The British private eye jailed in 2007 for hacking into celebrities’ voice mails for News Corp. (NWSA)’s News of the World tabloid demanded 750,000 pounds ($1.2 million) from the company for information about his activities.
Glenn Mulcaire requested the money in June 2010 in exchange for providing News Corp.’s U.K. publishing unit with the names of reporters who instructed him to hack phones, the private investigator’s lawyer said at a trial today in London. The company didn’t pay the sum.
Mulcaire is a defendant in about 60 civil lawsuits filed by victims and a parallel Court of Appeal case. He sued News Corp.’s U.K. unit over claims it shouldn’t have stopped paying his legal fees in July, after British lawmakers accused the company of seeking to buy Mulcaire’s silence.
“Despite the rhetoric of parliamentarians, there is nothing exotic, unusual or improper in the arrangements” to pay his legal fees, Mulcaire’s lawyer, Benjamin Williams, said at the trial today. When both an employer and an employee have acted illegally, “it is not remarkable to find the employer paying its employee’s legal costs.”
Mulcaire, who was jailed in 2007 after pleading guilty to phone-hacking offenses, was arrested again last week as part of a new police probe of the scandal, which triggered the closure of the tabloid in July. Mulcaire’s lawyer also said today that the private detective took instructions from Ian Edmondson, a former news editor who was one of the first people arrested after police started the new investigation in January.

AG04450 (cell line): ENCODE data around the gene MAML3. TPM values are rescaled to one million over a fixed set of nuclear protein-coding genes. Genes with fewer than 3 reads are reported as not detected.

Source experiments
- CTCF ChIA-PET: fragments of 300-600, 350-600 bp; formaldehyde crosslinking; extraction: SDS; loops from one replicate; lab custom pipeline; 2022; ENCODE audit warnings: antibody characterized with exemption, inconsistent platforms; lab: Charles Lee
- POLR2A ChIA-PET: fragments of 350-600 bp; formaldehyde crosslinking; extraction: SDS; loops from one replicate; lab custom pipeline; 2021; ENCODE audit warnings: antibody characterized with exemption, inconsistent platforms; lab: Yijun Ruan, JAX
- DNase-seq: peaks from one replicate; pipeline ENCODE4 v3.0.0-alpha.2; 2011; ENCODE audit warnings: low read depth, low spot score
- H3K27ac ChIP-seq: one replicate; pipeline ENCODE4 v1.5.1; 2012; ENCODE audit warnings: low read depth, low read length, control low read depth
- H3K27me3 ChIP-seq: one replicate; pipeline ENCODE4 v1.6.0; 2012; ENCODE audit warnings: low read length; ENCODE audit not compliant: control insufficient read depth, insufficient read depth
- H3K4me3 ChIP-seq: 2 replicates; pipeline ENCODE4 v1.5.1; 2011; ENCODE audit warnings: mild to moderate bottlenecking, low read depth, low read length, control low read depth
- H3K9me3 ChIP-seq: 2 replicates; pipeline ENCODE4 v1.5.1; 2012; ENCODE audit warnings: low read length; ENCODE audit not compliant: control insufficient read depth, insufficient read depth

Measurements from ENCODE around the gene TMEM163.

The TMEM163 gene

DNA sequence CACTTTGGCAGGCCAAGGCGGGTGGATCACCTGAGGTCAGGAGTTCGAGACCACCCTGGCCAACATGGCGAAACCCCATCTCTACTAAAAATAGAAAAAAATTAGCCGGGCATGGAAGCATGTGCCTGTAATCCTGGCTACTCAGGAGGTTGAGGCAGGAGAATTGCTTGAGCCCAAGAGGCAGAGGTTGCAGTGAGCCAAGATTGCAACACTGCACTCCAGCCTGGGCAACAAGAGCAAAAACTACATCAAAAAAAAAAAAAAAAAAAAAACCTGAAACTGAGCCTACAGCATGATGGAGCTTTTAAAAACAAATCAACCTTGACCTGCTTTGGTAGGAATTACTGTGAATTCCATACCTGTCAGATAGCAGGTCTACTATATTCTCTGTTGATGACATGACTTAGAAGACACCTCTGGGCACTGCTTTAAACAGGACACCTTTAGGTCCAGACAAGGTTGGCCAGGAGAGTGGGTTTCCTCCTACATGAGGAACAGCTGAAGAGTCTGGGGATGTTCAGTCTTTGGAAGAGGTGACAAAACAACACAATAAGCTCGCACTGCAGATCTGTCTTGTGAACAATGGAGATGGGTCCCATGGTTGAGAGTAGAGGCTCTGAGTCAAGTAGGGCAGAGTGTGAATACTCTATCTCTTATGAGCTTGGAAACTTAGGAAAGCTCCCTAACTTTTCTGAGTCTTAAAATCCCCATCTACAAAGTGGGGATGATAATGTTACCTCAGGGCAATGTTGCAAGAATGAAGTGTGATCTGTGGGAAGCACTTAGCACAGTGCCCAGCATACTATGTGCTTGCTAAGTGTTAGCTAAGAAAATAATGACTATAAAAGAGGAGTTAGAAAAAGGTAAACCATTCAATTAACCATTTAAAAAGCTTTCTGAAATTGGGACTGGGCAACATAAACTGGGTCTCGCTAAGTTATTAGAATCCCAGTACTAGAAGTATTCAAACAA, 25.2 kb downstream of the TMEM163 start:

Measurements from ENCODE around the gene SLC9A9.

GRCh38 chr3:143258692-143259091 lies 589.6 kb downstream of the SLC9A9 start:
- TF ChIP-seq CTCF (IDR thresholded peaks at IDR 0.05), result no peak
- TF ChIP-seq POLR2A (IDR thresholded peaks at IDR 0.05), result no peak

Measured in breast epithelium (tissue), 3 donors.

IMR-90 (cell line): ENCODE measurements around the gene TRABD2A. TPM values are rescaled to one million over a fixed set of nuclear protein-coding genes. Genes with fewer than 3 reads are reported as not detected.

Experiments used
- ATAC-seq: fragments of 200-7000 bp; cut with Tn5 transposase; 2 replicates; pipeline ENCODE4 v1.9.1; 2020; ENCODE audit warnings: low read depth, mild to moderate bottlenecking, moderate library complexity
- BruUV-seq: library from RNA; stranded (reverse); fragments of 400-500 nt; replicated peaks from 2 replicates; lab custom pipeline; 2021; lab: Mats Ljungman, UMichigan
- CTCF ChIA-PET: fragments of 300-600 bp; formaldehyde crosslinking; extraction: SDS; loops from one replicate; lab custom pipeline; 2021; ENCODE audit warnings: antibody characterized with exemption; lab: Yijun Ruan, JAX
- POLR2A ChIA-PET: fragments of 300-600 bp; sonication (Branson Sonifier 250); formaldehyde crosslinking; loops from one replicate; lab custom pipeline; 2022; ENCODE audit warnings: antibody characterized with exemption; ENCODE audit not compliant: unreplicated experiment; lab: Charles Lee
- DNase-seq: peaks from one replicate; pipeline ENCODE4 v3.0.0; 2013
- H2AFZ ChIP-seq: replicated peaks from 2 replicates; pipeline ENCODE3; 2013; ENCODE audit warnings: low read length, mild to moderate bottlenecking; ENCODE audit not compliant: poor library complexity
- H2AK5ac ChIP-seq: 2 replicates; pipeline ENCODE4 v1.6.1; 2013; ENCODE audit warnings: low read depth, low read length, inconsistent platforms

Royal Family Hacking
Before today, Mulcaire was only known to have hacked phones on behalf the tabloid’s former royal reporter Clive Goodman, who was also jailed in 2007. The men admitted intercepting phone messages meant for members of Prince Charles’ staff and several other public figures.
Edmondson’s lawyer, Eddie Parladorio, didn’t immediately return a call seeking comment.
Another Mulcaire lawyer, Sarah Webb, said at the trial that Mulcaire demanded the money because he felt he was being mistreated by the company compared to other people associated with the phone-hacking scandal.
News International’s lawyer, Alain Choo-Choy, said the company agreed to pay Mulcaire’s legal costs and potential damage awards against him as long as he assisted them, and that the agreement could be withdrawn at any time.
The company needed the information “to understand the full extent of Mr. Mulcaire’s voice-mail interception activities and consequently” the publisher’s “potential exposure in the voice-mail interception litigation,” Choo-Choy said in court papers.
Dowler Voice Mails
The trial began a day after a judge-led inquiry into the ethics of the British media heard police retract one of the most damaging claims against Mulcaire -- that he deleted the voice mails of murdered school girl Milly Dowler while she was still missing in 2002, giving her parents false hope she was alive.
While the Dowler claim isn’t related to a lawsuit, a Guardian newspaper article about the hacking in July resulted in News Corp. shutting the 168-year-old tabloid to help contain public outrage.
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